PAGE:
Issue #74 How to get to $1 billion in four years

A friend of mine worked at a razor company. I can’t tell you which since I was sworn to absolute secrecy.

So, let’s call the company, hmmm, G.

Just a random letter I picked from the alphabet.

Anyway, do you know why G put moisturizing strips on razor blades?

It has nothing to do with moisture.

More on that in a second.

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The real reason G added moisturizing strips to razors is that the blades were too good.

They realized that people weren’t changing their blades as often as G wanted, and they didn’t need to because the blades stayed sharp.

Making half-sharp blades wouldn’t work, so they added moisturizer strips that shriveled and got ugly long before the blades dulled. 

The only way to make more money was to trick the customer into buying blades more often.

The market wasn’t growing. It was boring. But it was considered recession-proof and competition-proof. So, G kept making blades and adding strips.

And along came Michael Dubin

He was at a party where his friend’s dad asked for help selling 250,000 razors.

Four years later, he sold his razor company for a billion dollars.

How did he do it?

Well, he made a great video—specifically this one.

But I make videos and am not close to $1 billion.

See, it’s not just having a video; the content matters too. He could have gone after G’s market with the same men-in-the-bathroom-shaving-with-close-ups-of-how-razors-cut-hair approach everyone else did.

But he didn’t have the money to make a dent in that noise machine.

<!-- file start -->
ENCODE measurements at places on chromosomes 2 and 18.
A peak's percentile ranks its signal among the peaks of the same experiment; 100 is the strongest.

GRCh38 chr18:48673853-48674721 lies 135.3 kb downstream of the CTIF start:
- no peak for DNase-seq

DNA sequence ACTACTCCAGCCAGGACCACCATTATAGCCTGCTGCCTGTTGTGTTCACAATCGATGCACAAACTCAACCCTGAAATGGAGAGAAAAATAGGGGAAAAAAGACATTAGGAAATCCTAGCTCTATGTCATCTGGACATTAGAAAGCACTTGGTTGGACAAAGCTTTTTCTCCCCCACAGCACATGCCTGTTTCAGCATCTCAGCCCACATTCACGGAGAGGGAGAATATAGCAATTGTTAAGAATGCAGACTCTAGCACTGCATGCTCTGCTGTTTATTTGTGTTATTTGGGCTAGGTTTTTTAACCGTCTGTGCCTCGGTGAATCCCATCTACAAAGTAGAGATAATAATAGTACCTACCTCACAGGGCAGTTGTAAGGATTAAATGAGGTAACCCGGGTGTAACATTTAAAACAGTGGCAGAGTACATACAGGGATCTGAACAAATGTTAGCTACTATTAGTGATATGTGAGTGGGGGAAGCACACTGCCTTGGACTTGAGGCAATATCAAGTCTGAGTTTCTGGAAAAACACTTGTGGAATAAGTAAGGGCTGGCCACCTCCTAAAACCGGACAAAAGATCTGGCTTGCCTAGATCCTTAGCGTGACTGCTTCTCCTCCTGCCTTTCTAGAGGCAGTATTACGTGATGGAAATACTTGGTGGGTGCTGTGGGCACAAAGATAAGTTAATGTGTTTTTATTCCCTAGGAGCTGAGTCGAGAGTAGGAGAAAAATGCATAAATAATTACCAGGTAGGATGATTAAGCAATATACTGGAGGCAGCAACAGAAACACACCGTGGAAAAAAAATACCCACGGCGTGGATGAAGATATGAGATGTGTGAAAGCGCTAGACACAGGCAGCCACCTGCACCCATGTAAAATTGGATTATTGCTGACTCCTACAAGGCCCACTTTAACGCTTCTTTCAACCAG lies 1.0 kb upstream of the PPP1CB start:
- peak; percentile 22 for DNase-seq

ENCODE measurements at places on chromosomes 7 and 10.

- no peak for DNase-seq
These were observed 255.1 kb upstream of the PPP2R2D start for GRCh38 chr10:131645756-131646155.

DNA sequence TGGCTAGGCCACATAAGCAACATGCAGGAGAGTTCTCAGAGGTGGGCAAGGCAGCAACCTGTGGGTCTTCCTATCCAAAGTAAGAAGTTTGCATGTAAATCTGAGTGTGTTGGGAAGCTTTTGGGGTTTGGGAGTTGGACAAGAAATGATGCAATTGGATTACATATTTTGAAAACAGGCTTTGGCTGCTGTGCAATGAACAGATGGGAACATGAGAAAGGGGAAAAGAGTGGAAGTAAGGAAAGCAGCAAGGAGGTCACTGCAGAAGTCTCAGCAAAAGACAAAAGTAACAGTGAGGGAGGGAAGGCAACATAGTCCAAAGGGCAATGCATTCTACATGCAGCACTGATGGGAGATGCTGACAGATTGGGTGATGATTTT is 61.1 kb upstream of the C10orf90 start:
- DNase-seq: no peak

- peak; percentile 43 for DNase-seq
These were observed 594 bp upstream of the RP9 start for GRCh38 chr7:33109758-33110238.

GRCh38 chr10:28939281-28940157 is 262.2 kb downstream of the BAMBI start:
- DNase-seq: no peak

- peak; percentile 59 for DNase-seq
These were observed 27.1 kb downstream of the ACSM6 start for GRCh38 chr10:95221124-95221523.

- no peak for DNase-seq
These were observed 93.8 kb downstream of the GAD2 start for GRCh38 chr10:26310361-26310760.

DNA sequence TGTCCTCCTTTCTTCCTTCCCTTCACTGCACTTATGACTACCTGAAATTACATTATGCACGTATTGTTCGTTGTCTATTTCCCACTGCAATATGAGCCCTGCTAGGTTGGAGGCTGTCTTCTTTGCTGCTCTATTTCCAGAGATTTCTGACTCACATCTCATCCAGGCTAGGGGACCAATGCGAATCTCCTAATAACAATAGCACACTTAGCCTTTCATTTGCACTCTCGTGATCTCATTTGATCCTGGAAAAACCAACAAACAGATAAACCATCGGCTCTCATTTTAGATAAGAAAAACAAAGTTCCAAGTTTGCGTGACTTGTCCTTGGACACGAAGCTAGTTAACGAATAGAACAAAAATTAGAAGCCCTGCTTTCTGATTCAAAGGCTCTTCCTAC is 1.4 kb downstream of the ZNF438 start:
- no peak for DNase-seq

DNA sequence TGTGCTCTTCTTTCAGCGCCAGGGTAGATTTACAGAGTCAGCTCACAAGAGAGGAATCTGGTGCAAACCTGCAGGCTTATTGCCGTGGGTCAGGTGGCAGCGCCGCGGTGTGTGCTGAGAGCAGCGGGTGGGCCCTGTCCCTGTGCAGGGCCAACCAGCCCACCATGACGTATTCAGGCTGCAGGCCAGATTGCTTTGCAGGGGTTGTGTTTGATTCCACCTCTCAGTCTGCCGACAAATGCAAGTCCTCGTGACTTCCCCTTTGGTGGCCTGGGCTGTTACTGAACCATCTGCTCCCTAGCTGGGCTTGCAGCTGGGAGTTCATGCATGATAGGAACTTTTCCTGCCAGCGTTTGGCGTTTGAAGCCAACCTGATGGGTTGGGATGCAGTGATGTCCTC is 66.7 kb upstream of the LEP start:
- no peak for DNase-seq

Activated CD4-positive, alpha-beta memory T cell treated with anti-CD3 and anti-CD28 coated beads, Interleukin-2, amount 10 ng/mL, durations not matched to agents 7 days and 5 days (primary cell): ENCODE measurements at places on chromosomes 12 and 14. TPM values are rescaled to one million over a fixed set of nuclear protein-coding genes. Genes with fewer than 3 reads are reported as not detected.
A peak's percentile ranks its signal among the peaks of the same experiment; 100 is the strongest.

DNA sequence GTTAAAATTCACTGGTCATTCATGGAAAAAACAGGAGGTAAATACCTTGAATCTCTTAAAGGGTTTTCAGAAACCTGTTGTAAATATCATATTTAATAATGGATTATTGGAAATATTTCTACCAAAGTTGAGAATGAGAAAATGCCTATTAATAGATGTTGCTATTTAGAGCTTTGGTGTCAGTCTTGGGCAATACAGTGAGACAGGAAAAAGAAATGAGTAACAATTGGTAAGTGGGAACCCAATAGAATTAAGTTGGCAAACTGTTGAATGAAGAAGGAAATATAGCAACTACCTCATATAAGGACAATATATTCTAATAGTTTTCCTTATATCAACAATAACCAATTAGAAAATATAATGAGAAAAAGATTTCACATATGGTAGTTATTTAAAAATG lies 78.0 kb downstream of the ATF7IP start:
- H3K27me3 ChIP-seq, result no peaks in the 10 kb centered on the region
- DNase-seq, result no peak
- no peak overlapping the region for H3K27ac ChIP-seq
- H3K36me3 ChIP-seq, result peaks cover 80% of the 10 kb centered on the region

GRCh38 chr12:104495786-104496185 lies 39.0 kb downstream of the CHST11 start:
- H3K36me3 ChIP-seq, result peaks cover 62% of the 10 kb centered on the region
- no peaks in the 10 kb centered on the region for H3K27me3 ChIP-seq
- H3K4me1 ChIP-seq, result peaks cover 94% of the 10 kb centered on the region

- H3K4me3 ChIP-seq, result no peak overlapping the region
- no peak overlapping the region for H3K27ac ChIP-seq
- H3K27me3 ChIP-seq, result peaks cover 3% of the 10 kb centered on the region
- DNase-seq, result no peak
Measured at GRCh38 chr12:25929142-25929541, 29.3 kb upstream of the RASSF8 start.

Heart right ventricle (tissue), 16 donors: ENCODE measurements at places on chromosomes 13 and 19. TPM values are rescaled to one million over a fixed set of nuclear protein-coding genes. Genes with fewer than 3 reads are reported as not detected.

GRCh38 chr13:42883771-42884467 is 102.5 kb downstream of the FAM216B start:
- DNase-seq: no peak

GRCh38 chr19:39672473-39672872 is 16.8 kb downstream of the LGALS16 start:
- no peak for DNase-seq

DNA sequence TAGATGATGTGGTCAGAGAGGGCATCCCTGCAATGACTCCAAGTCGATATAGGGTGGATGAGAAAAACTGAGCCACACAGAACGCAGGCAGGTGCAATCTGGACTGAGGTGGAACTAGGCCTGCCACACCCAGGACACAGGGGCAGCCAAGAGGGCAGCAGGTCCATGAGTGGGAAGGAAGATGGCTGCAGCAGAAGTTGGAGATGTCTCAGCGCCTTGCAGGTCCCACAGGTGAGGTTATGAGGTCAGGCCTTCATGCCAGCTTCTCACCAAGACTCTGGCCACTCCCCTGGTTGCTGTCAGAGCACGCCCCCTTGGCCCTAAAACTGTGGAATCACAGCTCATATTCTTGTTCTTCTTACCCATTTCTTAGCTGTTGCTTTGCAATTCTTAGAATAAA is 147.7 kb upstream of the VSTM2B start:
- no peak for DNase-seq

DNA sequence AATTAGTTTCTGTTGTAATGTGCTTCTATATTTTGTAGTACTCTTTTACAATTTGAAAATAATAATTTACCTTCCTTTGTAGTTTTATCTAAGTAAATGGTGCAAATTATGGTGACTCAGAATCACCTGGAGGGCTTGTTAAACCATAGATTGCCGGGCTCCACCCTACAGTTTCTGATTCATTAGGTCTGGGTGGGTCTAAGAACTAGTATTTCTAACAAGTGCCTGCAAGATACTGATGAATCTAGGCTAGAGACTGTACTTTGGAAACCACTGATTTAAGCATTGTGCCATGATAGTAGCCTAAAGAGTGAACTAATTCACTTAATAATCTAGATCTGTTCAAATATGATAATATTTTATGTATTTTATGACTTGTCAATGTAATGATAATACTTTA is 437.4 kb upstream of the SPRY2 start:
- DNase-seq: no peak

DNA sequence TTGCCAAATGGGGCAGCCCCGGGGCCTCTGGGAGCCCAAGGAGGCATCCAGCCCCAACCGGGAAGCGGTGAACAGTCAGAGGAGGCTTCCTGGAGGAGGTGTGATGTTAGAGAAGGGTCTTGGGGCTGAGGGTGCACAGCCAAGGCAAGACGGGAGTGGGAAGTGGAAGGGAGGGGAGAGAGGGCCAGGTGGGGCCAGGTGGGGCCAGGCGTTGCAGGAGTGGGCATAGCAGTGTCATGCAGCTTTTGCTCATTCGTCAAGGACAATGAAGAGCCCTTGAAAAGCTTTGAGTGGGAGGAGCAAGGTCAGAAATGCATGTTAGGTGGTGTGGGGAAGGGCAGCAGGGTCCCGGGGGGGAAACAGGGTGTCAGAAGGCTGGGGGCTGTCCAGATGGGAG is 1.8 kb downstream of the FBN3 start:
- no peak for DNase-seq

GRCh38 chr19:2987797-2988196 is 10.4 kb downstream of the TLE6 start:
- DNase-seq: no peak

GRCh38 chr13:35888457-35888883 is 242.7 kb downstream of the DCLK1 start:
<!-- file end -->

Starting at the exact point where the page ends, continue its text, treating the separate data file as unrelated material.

Instead, he targeted a specific consumer. He brought irreverence to razor blades and challenged the idea that you should stay in your rut.

He put it on Youtube.

He defined a competitive niche within the competition-proof market.  

Now, most people didn’t see his video. Some thought it was dumb. Many didn’t buy.

Some people still use straight razors.

So it didn’t appeal to everyone. But it did appeal to 12,000 subscribers within 48 hours of launch.

If he’d tried to compete directly with G and their marketing budget, he wouldn’t have had a chance, so he carved off a segment.

And today, Dollar Shave Club blades (now owned by Unilever) sell for 20% more than the comparable G company’s blade.

If you want to grow, define your target market and tell a story that appeals to them. Don’t talk about safe, boring stuff no one cares about, don’t stick to the established industry lane.

Be different; speak to your niche’s needs.

You don’t have to appeal to everyone, just a few who want your product. 

And if you are trying to trick your customer into buying more, beware; someone else may change the game.

Stay smooth,

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